Unfortunately, we've seen this story before. A young team overperforms one year, is expected to continue on that trajectory, and then falls back down to Earth in a "disappointing" encore year. Last year's Kings were a prime example; they fought for a playoff spot until late in the 2018-19 season, spent in free agency, and regressed to the mean in 2019-20.
The West got better this offseason, and many of the big winners were either in or behind Memphis' range last year. The Blazers, Golden State Warriors, New Orleans Pelicans and Phoenix Suns all improved while the Grizzlies stood pat, with only the Rockets (probably) and Oklahoma City Thunder getting substantially worse from the playoff bracket. This ragtag group will have a tough time simply treading water.
New Orleans Pelicans: What does a full season of Zion Williamson entail?
Like many NBA newbies, Williamson has yet to play an entire season's worth of games in one year. AAU circuits are a different animal, the most college games you can play is around 40 (he got to 33), and his rookie season was split up several different ways.
In his first 19 games before the shutdown, he was a distinct net positive and a catalyst for several Pelicans wins. In The Bubble, however, he was a strong negative for five games before being shut down with an injury. 103 bad minutes after a four-month layoff, when he barely had his feet underneath him before the shutdown, is not the most legitimate sample. Nor are those dominant minutes when he was just getting his feet wet (565, to be exact). There's a middle ground here, and we'll have 72 games (hopefully) to see what that is.
Alvin Gentry's free-flowing offense allowed Williamson to attack at will, but it also probably put too much on his plate early on. New head coach Stan Van Gundy expects to make things more structured, simplifying the sophomore's shot diet and thereby catering to his very specific strengths. NOLA's offseason suggests exactly that, with the additions of ball handlers Eric Bledsoe and Kira Lewis Jr. and paint enforcer Steven Adams.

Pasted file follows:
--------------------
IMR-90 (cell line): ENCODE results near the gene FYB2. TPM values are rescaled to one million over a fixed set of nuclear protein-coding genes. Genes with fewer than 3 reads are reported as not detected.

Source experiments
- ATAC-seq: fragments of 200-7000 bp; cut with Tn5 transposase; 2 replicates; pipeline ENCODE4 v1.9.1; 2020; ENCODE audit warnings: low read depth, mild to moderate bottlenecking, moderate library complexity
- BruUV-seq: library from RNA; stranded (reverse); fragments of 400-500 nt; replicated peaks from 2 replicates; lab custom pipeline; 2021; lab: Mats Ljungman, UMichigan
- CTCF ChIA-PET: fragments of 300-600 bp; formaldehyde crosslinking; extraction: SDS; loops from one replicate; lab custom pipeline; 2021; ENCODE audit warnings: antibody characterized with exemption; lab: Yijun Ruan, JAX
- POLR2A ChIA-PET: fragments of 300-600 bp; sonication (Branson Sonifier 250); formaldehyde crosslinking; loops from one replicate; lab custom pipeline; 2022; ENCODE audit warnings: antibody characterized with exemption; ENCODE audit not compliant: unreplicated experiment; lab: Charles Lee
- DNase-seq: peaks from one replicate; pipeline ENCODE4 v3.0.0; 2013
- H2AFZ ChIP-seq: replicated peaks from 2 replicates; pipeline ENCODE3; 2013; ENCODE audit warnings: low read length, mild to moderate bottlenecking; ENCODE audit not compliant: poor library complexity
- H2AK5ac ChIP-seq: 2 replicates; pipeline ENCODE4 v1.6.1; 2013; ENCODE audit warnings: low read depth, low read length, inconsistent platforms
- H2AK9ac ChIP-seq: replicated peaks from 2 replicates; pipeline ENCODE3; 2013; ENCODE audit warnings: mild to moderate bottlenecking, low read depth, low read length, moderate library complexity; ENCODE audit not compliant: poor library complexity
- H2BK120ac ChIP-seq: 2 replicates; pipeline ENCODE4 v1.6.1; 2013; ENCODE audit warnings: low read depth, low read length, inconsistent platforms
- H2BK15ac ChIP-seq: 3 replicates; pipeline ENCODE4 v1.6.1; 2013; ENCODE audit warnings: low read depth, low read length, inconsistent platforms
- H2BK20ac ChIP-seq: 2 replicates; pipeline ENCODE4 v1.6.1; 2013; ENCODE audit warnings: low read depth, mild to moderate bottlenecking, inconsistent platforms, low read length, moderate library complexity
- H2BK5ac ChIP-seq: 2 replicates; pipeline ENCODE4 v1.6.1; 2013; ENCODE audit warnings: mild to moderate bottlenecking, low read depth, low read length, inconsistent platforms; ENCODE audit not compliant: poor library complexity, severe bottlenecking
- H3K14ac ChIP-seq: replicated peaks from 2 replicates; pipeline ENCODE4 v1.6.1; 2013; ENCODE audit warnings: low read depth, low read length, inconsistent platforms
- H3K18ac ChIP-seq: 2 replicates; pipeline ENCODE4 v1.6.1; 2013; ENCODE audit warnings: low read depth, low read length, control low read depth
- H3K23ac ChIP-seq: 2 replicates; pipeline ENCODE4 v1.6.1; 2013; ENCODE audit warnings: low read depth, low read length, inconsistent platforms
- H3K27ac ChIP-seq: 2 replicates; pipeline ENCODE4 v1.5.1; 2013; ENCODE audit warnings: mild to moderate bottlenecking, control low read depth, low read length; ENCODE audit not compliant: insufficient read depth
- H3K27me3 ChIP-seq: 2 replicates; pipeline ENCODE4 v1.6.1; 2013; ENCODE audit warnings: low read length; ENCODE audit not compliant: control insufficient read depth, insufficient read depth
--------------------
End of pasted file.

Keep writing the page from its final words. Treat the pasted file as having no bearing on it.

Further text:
San Antonio Spurs: Who's sticking around for the next era?
The Spurs have defied the odds before, but they're beginning to stack a little too high for even the strongest organizations to withstand. A revamp of the roster is coming whether they like it or not. The organization missed the playoffs for the first time in two decades this year, and the oldest player locked up past the 2020-21 season is 25 year-old Jakob Poeltl.
And as quickly as the old is out, the new gets expensive. Derrick White is a restricted free agent next summer. Lonnie Walker IV is set for the same fate if he and the Spurs can't agree to an extension before the start of 2021-22. With Dejounte Murray already on his second contract, can San Antonio really justify paying all three of them? Even with the hometown discount on their side, the organization would be expected to pay over $40 million to that trio starting in 2022-23. That's not a good enough foundation.
So how do the Spurs go star-hunting now? Maybe Devin Vassell is the next man up. He's looked great in preseason, and we've seen this franchise make the most out of two-way wings before. Maybe Walker puts it all together and becomes a legitimate scorer, thereby validating that expensive guard trio. Maybe they tank to enter the sweepstakes of a loaded draft class, headlined by Cade Cunningham.
Whatever they do, it has to happen soon. They've put off the rebuild for too long.